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What’s this?

While I’ve been cleaning up my garden and planting seedlings, I have been watching these two strange “weed” bushes developing in the corner where the old conifer tree was. I wanted to see what they would eventually become, but I am now curious to know what the dickens these are!

The first bush has a very familiar looking flower – similar to a tomato and the actual potato plant!

[one_half]The plants are in this corner[/one_half]

[one_half_last]Here’s a closer look[/one_half_last]

[one_half]Here is the leaf structure[/one_half]

[one_half_last]Leaf and a flower from the side[/one_half_last]

[one_half]Here is the flower[/one_half]

[one_half_last]Full plant again[/one_half_last]

Any clue??

Then, right next to this plant is this alien looking thing! Quite a scary looking horned-pod head!! The rest of the plant is unassuming and quite small. No flowers anywhere. I would love to know what this is!

[one_half]Look at this weird thing! Any ideas?[/one_half]

[one_half_last]Let’s take a closer look[/one_half_last]

[one_half]Here is the leaf structure[/one_half]

[one_half_last]Here is where it is[/one_half_last]

I hope one of our gardening buddies can help solve this mystery!

Happy Gardening xxxxx


By Barbara

Country living is the best! Being a true spirit of the earth, my garden is all about vegetables and fruit trees and herbs and chickens roaming free. I was keen to really start gardening when we moved to Philadelphia in 2005, but not your typical suburban-type garden – sterile and bug-free! I wanted an edible garden.

16 replies on “What’s this?”

I am a follower of your blog, from South India. The first one could be Solanum nigrum as you mentioned. But I don’t know it is an edible one. In India, particularly in Tamil Nadu, the edible version of this plant is considered as a spinach and consumed by people as a curry or soup. It is good for mouth ulcer. Kids used to eat the fruits and the unripened dried fruits are cooked with tamarind.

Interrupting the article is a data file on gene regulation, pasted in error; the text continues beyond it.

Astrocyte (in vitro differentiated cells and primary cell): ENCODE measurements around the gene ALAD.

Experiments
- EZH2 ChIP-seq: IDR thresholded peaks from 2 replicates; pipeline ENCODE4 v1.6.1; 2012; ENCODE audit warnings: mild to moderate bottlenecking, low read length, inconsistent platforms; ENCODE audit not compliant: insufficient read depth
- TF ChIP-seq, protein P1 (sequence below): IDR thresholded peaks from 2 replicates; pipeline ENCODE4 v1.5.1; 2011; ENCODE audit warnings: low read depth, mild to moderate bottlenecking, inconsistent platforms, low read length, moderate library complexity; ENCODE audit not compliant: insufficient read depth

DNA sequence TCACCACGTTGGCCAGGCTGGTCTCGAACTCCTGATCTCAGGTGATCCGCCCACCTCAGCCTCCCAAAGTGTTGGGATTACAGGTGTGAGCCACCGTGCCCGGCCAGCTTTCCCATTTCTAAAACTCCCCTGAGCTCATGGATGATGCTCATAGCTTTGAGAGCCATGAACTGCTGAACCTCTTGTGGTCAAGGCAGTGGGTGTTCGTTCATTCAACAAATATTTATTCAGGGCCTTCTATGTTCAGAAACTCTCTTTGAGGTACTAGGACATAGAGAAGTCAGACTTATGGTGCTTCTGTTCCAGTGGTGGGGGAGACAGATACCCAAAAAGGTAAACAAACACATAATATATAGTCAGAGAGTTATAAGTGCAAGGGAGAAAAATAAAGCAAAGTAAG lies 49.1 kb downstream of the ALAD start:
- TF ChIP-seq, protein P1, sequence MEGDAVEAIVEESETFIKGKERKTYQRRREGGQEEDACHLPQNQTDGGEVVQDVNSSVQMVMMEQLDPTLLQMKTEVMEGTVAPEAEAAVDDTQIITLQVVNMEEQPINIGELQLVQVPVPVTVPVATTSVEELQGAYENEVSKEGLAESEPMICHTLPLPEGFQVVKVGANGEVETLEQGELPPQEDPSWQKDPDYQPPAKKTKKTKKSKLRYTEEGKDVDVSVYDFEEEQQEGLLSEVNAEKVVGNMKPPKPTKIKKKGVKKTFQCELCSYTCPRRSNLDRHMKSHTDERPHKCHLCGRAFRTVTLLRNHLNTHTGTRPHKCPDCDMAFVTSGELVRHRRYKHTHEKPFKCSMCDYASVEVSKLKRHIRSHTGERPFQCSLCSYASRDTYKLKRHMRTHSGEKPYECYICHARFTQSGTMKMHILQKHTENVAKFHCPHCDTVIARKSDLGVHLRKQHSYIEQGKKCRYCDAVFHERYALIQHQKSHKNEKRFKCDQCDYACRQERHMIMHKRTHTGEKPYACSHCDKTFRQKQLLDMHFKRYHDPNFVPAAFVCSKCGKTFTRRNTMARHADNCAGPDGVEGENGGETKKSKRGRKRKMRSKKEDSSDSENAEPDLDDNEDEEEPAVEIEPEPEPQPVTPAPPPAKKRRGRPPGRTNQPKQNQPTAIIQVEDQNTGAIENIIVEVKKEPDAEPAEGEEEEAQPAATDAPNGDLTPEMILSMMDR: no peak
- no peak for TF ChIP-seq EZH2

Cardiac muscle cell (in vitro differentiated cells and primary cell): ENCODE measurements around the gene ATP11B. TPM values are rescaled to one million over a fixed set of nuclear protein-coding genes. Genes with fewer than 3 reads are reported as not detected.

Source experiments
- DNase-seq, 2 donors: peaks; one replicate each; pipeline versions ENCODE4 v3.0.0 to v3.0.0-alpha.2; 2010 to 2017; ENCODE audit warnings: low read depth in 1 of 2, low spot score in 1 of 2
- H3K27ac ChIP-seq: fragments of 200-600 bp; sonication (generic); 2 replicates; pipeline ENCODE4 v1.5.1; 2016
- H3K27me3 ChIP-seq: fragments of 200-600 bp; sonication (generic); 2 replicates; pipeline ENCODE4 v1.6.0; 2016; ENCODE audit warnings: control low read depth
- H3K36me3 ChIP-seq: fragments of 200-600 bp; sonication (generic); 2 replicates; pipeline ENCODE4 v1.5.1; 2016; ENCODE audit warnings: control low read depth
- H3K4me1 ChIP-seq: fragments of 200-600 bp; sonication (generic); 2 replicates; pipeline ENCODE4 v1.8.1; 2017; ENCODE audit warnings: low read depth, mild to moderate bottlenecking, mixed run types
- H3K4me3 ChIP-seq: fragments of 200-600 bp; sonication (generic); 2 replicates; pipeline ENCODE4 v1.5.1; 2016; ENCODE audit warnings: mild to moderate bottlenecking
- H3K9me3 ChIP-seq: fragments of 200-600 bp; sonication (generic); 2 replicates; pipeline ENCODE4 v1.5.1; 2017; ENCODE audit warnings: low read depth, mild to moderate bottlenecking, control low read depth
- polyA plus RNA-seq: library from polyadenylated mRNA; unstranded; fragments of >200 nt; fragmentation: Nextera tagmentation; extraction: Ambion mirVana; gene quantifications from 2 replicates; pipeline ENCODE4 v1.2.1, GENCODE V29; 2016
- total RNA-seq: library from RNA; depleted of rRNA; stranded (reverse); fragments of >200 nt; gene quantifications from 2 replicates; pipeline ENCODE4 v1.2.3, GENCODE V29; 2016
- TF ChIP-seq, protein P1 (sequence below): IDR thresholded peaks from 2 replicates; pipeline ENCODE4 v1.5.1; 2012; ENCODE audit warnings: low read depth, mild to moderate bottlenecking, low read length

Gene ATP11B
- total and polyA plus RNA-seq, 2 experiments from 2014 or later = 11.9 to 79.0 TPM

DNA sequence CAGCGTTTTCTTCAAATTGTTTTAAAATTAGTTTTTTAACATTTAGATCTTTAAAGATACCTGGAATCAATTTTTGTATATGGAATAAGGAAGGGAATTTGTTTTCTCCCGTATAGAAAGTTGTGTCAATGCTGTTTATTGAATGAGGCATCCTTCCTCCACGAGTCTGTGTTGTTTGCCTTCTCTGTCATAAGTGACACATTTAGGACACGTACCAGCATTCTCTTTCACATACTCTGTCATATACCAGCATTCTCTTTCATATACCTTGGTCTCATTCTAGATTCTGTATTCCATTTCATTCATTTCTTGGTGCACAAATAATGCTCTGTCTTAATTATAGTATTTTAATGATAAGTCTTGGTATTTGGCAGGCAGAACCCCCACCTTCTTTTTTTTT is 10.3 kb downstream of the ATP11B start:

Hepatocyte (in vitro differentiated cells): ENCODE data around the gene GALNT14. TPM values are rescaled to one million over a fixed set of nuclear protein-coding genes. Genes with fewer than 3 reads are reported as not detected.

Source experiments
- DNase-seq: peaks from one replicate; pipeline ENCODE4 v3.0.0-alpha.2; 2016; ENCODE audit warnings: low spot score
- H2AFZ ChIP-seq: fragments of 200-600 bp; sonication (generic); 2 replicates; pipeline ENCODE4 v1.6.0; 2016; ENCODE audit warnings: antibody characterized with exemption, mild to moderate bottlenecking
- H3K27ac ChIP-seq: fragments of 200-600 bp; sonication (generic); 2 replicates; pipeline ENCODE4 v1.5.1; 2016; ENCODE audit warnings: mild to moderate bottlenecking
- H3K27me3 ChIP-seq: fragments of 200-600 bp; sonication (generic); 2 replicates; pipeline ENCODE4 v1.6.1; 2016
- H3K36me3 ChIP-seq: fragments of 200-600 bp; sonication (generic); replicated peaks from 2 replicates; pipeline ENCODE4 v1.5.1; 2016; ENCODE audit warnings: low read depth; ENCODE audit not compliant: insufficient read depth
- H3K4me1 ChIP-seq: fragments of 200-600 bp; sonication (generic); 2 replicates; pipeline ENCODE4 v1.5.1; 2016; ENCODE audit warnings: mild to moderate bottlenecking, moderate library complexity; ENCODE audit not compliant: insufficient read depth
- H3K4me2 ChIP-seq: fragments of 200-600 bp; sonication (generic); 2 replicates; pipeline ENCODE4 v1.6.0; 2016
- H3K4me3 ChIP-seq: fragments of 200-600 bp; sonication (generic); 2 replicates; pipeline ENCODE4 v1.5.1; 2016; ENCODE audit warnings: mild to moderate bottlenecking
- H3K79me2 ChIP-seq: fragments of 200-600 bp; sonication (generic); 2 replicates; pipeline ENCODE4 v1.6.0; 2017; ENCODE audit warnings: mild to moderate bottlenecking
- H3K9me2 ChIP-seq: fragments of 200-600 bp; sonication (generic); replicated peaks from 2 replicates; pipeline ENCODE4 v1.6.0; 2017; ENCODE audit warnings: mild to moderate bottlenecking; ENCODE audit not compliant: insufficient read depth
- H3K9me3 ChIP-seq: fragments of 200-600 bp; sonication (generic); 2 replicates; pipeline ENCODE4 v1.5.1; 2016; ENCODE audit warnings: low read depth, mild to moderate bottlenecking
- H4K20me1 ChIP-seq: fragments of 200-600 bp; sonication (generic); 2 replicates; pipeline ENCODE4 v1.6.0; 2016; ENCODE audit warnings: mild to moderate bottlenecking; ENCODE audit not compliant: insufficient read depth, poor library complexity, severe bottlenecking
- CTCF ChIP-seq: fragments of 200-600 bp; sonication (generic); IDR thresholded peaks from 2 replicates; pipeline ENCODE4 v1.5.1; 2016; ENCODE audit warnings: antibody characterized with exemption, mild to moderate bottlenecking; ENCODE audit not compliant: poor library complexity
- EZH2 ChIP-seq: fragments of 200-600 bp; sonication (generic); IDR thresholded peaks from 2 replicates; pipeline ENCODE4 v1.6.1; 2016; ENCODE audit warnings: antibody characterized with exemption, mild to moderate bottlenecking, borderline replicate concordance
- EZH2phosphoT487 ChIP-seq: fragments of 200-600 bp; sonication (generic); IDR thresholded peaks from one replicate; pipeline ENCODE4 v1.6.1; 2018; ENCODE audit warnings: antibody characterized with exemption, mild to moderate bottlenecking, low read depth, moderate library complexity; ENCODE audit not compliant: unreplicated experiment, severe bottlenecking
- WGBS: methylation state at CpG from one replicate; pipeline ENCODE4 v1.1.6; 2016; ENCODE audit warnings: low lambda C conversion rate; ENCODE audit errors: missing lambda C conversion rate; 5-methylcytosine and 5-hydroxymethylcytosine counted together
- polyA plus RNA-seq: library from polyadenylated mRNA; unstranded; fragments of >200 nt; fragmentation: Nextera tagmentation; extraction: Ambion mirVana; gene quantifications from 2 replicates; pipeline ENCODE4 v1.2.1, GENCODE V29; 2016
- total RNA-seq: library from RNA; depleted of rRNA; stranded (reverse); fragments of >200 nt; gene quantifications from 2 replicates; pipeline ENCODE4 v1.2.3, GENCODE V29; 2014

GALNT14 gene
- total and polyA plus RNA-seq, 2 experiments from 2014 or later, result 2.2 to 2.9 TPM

Well – I did some research and it is definitely Black Nightshade (Solanum Nigrum). Most web sites say it is highly poisonous, especially to horses. So it is OUT! The other is also going, but need to do some research as to what it is!
Thanks for all your help 🙂

Yes – you are right it is a Solanum but I think mine is a weed!! 🙁 It could be Black Nightshade. I’ll have to do some Googling on both these plants. At least I now know where to look.

Re: What’s this?
The first plant looks like something the older folks call “nastergal” (Afrikaans), night shade in English and scientific name “Solanum nigrum”. The flowers turn into purple berries, very bitter off the plant, but used to make lovely jam. The second one looks rather scary….

hi Barbara. I think the first is as you say a Solanum, the common name is deadly night shade and is as the name suggests very posionous. If you wait black berries will form. I suggest you dig it up and discard it. Christina

Thanks Carolyn – yes, it seems unanimous so I’m just going to pull it out if it’s poisonous.

We have been quiet, not intended. 🙁 Both of us had our bouts of flu and sinusitis and then the work was piling up. Now back on track!

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